Sleep is a valuable commodity. Poor sleep quality can make you irritable, less productive, anxious, groggy, and honestly not that much fun to be around. Over the past several decades tryptophan has been studied extensively, investigating the effects on sleep quality and sleep duration. Studies have found that tryptophan may be a powerful therapeutic sleep-inducing amino acid, providing you with longer, better quality sleep.
What Is Tryptophan
Tryptophan is one of twenty essential amino acids. Your body does not naturally produce tryptophan, hence its role as “essential.” You must obtain tryptophan through dietary sources or from supplements. Tryptophan serves many important purposes, especially those related to sleep.
Tryptophan is involved in the process of creating serotonin and melatonin. Serotonin is an inhibitory neurotransmitter that is involved in emotion and mood, balancing excessive excitatory neurotransmitter effects in your brain. Melatonin, often referred to as the sleep hormone, helps regulate sleep-wake cycle, syncing your circadian rhythm or internal clock. Tryptophan is also utilized by the liver, creating niacin (vitamin B3) which is needed for energy metabolism and DNA production.
How Does Tryptophan Affect Sleep
Studies have shown that higher levels of tryptophan in the diet are negatively associated with symptoms of depression and positively associated with sleep duration [R]. A population study found in the Journal Nutrients analyzed 29,687 adults in the U.S and found that the average daily intake of tryptophan was 826 mg [R]. Analysis of sleep parameters show that higher doses of tryptophan reduce wake frequency, while increasing stage 3 and REM sleep [R].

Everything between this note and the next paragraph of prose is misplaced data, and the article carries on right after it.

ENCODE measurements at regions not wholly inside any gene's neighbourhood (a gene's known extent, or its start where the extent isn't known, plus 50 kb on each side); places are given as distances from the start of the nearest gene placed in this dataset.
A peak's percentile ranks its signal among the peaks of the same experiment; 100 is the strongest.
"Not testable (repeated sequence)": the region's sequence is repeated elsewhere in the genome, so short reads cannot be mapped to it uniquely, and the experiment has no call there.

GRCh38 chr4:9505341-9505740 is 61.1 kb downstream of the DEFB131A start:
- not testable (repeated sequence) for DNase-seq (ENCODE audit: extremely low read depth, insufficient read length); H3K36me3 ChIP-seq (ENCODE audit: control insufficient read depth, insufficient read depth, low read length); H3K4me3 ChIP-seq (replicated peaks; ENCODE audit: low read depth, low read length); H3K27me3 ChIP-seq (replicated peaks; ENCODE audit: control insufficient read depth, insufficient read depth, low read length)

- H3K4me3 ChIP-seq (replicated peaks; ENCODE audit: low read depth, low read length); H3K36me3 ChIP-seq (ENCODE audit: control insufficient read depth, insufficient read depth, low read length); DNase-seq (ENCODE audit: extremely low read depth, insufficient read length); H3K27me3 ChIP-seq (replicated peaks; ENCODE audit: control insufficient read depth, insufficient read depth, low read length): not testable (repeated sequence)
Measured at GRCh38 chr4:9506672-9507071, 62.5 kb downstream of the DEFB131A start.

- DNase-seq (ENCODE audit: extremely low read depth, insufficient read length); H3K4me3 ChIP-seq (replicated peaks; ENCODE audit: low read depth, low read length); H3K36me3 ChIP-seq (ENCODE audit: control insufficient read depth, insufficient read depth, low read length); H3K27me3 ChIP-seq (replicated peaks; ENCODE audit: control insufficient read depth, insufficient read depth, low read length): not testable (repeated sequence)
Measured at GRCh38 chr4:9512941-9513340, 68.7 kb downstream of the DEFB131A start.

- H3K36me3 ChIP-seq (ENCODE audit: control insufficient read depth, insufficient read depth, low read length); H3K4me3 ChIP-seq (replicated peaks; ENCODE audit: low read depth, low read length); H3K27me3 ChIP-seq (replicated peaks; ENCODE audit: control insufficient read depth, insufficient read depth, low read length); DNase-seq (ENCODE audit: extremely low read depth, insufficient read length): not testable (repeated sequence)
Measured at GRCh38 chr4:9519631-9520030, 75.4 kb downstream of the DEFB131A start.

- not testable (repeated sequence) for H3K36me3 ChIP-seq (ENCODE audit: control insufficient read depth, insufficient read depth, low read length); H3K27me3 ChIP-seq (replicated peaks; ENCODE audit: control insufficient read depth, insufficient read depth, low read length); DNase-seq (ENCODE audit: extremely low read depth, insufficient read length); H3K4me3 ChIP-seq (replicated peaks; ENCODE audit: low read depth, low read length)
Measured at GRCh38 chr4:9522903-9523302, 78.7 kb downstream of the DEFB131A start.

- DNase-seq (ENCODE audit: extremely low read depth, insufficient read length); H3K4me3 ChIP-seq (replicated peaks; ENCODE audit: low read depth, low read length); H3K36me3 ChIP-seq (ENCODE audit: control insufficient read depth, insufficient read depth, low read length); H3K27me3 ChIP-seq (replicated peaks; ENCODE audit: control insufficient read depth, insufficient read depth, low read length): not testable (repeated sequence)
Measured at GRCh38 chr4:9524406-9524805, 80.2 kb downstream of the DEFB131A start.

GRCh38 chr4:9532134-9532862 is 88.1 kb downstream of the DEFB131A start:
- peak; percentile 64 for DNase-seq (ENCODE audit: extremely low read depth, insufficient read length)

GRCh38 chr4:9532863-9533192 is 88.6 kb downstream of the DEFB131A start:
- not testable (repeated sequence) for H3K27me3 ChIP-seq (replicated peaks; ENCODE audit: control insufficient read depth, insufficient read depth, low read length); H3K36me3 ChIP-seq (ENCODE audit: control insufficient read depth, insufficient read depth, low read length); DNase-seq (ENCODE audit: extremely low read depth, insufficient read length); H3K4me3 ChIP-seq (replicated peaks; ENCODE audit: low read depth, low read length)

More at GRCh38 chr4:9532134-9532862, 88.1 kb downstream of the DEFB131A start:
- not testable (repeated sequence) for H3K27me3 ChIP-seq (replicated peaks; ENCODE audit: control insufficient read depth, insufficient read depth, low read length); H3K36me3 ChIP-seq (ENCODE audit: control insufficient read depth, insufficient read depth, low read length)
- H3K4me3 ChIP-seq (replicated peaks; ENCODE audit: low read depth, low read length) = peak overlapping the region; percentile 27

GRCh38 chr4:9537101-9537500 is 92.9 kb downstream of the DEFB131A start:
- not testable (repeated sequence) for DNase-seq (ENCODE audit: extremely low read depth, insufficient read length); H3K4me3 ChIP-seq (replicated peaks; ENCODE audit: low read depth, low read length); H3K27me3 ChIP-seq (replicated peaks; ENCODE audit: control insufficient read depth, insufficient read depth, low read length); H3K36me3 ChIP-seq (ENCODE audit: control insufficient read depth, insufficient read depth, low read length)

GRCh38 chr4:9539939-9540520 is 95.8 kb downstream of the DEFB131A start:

Tryptophan acts as a precursor for melatonin synthesis. AAD – aromatic amino acid decarboxylase is responsible for the conversion of 5-hydroxytryptophan [5-HTP] into serotonin. Melatonin is formed from serotonin through a phase of reaction with the help of two enzymes, AANAT and HIOMT [R].
Researchers believe the role of 5-HTP on serotonin and melatonin production, may help treat depression by balancing mood as well as induce sleep by increasing melatonin production.
Serotonin & Melatonin Production
Melatonin plays a crucial role in regulating sleep. Melatonin levels naturally begin to rise in the evening, initiating sleep and decline in the morning, to help you wake up. a systematic review published in the Journal PLOS One, analyzed 19 different studies and found that melatonin reduced time to get to sleep by an average of 7 minutes and increased overall sleep duration [R].
According to clinical research tryptophan dosage varies widely between 0.5 – 5g. On average U.S. adults get 826mg with those consuming a high-protein diet closer to 2-3g per day. Supplements containing other natural sleep aids, may be seen with lower doses due to overall melatonin production.
Tryptophan Side Effects
Tryptophan is an abundant amino acid found in dietary sources. Studies show there are no negative side effects of liver and kidney function when taken at higher doses. Occasional side effects such as headache, nausea, dizziness and upset stomach.
Tryptophan For Sleep: Takeaway
Studies have shown that tryptophan is proven to be an effective amino acid, in stimulating serotonin and melatonin production. 5-HTP can help improve sleep latency, sleep duration, sleep quality and improve sleep cycles to further enhance and optimize sleep. Dietary protein sources do contain tryptophan, however adding a sleep supplement that contains tryptophan could prove to be efficacious in reducing symptoms of anxiety, increasing relaxation, and optimize sleep patterns.
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Lieberman HR, Agarwal S, Fulgoni VL 3rd. Tryptophan Intake in the US Adult Population Is Not Related to Liver or Kidney Function but Is Associated with Depression and Sleep Outcomes. J Nutr. 2016 Dec;146(12):2609S-2615S. doi: 10.3945/jn.115.226969. Epub 2016 Nov 9. PMID: 27934652.
Nicholson AN, Stone BM. L-tryptophan and sleep in healthy man. Electroencephalogr Clin Neurophysiol. 1979 Nov;47(5):539-45. doi: 10.1016/0013-4694(79)90255-4. PMID: 91481.
Naseem, Mehar, and Suhel Parvez. “Role of melatonin in traumatic brain injury and spinal cord injury.” TheScientificWorldJournal vol. 2014 (2014): 586270. doi:10.1155/2014/586270